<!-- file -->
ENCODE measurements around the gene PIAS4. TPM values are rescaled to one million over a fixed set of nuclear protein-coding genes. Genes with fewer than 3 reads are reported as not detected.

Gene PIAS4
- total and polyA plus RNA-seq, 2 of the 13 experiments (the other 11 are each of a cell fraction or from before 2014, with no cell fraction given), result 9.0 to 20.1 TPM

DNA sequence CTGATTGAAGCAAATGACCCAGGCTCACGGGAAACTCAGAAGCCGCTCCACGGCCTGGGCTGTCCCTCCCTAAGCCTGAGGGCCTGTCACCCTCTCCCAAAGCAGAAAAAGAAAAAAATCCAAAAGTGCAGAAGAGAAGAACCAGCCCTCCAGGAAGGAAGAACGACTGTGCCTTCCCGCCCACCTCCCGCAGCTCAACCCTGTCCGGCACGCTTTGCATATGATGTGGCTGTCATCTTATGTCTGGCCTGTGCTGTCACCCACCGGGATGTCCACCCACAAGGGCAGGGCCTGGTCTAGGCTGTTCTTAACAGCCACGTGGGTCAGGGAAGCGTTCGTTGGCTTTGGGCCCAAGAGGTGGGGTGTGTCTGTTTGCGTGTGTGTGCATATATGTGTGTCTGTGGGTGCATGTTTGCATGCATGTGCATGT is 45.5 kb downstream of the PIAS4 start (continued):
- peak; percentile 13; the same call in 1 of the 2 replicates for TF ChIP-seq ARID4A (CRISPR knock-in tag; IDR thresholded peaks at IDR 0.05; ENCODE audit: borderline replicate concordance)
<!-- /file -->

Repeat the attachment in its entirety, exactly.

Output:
ENCODE measurements around the gene PIAS4. TPM values are rescaled to one million over a fixed set of nuclear protein-coding genes. Genes with fewer than 3 reads are reported as not detected.

Gene PIAS4
- total and polyA plus RNA-seq, 2 of the 13 experiments (the other 11 are each of a cell fraction or from before 2014, with no cell fraction given), result 9.0 to 20.1 TPM

DNA sequence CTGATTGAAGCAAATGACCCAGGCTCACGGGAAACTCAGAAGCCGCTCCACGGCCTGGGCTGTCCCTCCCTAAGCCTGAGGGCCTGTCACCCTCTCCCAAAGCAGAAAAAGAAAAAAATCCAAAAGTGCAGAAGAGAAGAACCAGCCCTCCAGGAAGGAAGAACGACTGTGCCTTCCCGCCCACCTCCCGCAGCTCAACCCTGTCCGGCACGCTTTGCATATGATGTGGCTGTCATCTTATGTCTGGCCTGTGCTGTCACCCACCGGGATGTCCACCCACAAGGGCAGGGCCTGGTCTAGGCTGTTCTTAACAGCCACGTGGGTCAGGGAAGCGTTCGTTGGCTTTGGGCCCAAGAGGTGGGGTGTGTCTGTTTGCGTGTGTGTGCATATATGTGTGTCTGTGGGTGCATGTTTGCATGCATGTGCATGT is 45.5 kb downstream of the PIAS4 start (continued):
- peak; percentile 13; the same call in 1 of the 2 replicates for TF ChIP-seq ARID4A (CRISPR knock-in tag; IDR thresholded peaks at IDR 0.05; ENCODE audit: borderline replicate concordance)